Everybody wants a “mil-spec” 1911 until they actually fire a mil-spec 1911. Owning one of these iconic American pistols was the first reason behind applying for my New York State Pistol License. The process involves interviewing with the police, fingerprinting and a questionnaire (complete with references) that is in a word, intrusive.
Well, lo and behold, 8 months later, I had that piece of paper in my hands as I purchased my long-awaited M1911A1. I took it to the range to fire my first shots and quickly realized that a military pistol is made to be a workhorse, not a recreational target gun. Now that doesn’t mean it is “junk." To this day, I use it to train students and even carry it on occasion. However, it isn’t the best pistol in my collection for when I need an accurate, easy-to-control, centerfire handgun.
That being said, I am not alone in wanting a classically styled 1911 that can perform like a high-dollar target gun. In other words, I want a Cabot pistol that doesn’t look like a Cabot pistol... so I turned to Cabot. No, that isn’t the quarantine getting to you, you read that correctly. Cabot offers pistols that are built to the company's demanding specifications, without the extra flair and the associated price tag.
The Indiana pistol maker does this through its Alchemy Custom Weaponry division, and the story of how that came to be is interesting enough to warrant its own article. I will say this though; it revolved around one man: legendary 1911 gunsmith Robert Schauland. Cabot wanted him so badly that they bought his company. After looking over the lineup, I decided to request the division's full-size Government model, aptly named the “Prime,” to see exactly how they blended the two company mission statements to deliver a gun that “looks mil-spec” yet performs like a custom pistol.
When my pistol arrived at Long Island Gun Source, I have to say, at first glance, it looked like a pretty normal Model 1911 pistol. Mission accomplished! I looked down and saw a gun that resembled the ones that I drooled over in war films such as "Saving Private Ryan" and "Band of Brothers." However, upon closer inspection, I quickly noticed enhancements, like a fully adjustable Novak rear sight and fiber-optic front sight.
A second glance also drew my eye to the finely checkered front strap and mainspring housing. I liked that they kept the grip safety smooth, as it not only keeps with tradition but aids in comfort as well. Also in that area, I examined the oversized beavertail and upgraded skeletonized hammer, reducing lock time and the effects of shooter error. During my status check, the overall quality became easily apparent.
As I depressed the magazine release to just about the halfway point, the eight-round magazine forcefully ejected from the magazine well. Next, as I racked it open, I was able to experience the zero-tolerance hand-fitting of the slide to the frame. The match-grade, 5” barrel is also hand-fit to its bushing to tighten everything up and help deliver that accuracy promise of sub-1.5” at 25 yds. Even the cosmetic details, such as the deeply blued finish and smooth beveled edges, are obtained only through the hands of a highly qualified gunsmith.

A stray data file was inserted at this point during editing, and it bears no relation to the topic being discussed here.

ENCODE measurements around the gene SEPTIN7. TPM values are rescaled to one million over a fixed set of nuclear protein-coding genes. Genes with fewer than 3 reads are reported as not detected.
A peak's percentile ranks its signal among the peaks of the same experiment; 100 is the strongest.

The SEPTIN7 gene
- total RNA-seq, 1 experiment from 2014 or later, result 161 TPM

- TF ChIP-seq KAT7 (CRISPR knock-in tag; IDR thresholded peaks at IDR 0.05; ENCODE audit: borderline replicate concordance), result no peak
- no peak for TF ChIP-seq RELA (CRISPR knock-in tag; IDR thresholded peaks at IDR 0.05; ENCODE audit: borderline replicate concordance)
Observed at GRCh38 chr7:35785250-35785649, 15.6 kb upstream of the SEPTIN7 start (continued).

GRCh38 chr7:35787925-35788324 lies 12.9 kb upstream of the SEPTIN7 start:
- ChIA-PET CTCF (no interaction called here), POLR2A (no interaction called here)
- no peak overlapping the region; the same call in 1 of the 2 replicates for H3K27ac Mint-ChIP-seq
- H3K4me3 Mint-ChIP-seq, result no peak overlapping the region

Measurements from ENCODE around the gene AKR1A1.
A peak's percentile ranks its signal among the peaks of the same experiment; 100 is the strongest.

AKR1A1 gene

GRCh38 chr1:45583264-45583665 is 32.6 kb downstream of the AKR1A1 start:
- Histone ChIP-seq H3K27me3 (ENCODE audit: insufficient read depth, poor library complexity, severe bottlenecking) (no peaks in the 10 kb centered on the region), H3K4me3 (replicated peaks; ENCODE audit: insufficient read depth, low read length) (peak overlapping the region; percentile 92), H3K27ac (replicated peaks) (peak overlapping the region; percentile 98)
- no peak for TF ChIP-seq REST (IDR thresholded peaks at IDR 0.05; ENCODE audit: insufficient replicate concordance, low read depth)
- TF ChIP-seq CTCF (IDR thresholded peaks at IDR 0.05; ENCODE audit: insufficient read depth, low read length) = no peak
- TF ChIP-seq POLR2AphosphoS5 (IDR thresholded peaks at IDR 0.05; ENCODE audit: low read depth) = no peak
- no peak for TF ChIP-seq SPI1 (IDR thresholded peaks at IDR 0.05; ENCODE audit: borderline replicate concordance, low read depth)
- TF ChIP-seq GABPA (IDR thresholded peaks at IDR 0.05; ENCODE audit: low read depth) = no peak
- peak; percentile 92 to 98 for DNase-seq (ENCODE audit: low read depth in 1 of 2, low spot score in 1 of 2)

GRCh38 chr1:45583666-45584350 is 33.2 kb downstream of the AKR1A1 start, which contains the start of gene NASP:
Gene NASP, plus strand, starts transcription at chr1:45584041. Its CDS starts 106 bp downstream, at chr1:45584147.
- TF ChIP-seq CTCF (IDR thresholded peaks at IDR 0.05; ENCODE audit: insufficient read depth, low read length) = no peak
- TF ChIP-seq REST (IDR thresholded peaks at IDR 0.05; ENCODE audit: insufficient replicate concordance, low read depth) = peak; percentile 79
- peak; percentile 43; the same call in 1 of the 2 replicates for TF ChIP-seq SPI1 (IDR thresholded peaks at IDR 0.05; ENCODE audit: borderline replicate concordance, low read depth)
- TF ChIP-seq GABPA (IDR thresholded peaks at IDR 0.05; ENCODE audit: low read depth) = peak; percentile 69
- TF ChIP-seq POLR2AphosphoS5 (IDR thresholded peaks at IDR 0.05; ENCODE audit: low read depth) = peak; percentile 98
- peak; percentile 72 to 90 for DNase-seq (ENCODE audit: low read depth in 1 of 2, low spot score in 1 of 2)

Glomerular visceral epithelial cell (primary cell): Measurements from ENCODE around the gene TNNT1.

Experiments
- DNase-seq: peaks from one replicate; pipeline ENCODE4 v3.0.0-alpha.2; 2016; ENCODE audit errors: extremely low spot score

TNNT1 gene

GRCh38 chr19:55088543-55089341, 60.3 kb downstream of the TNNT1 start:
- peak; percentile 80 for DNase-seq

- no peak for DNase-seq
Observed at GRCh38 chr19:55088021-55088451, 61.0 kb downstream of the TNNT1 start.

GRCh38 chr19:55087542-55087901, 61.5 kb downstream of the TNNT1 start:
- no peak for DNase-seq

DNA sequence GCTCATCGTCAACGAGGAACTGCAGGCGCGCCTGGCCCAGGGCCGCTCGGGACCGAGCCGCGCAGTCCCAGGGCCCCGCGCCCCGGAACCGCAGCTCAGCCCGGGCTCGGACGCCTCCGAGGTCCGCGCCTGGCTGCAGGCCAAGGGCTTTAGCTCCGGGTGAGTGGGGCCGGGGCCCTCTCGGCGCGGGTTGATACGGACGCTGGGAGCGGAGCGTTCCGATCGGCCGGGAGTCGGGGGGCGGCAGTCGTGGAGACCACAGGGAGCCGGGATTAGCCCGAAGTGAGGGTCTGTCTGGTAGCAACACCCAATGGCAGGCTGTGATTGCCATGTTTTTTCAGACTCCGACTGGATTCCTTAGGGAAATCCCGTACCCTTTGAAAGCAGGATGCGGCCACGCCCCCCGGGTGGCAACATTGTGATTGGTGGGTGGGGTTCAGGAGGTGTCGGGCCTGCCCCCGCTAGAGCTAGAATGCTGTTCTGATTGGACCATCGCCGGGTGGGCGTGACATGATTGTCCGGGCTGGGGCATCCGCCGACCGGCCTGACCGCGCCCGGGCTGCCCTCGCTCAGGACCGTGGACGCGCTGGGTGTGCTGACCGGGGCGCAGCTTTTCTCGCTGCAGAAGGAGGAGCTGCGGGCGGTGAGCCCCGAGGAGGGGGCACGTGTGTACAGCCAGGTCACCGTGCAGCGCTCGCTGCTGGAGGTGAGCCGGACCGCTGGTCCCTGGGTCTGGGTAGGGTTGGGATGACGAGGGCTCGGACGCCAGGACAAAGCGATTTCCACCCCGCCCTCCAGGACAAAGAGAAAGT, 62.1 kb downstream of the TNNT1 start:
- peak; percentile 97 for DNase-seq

The trigger group is also hand-fitted and polished, which is apparent by its crisp break, short pull and reduced weight, which we measured at just 3 lbs., 8 oz. Excited to get some rounds through it, I took the pistol and two types of the manufacturer-recommended ASYM Precision ammunition to the range on what was a less-than-calm spring day, with wind speeds gusting at 25 m.p.h. across my local range.
Although unpleasant, the airborne sand and dust make for a perfect environment to test reliability, so in that function, I appreciated it. Starting with the 185-gr. JHP National Match offering, I conducted the standard “five-by-five” group test with just a Caldwell BR rest supporting the heels of my hands. My best group measured 1.64” with an overall average of just 1.83”.
With the 1.5” guarantee group being fired by a robotic ransom rest at an indoor facility, I can’t fault them for an extra .33” on a windy day in the hands of a human being. While wind barely affects a bullet's flight within 25 yds., this day, it was strong enough to add a wobble to the gun and shooter, even in the benchrest position. During my test, I didn’t have any problems with feeding or ejecting, largely due to the lowered ejection port, throated barrel and polished feed ramp.
After my accuracy test, I rose to my feet and I switched over to the 230-gr. “Major PF” ammunition and performed some drills designed to test the controllability and repeatability of the pistol itself. Here I appreciated the deep undercut below the trigger guard that allowed me to obtain an astonishingly high purchase, getting me closer to the axis of the bore. This allowed for greater control and reduced muzzle rise.
The by-products were faster split times and transitions. During this portion of the range session, I also appreciated the beveled magazine well, as it greatly aided in on-the-move reloads. Stepping off the range, I was entirely happy with the Alchemy Prime 1911, as I expected that much from something that came out of the Cabot plant.
However, what I didn’t expect was the price-tag of $2,745 ($2,595 with basic fixed sights). While this is expensive for a pistol, it isn’t expensive for one that is built with this level of hand-fitting from a company synonymous with five-figure 1911s. At the end of the day, it’s an easy price to swallow for a firearm that is truly hand-built and performs better than I can shoot. For more information or to order your own visit, alchemy1911.com.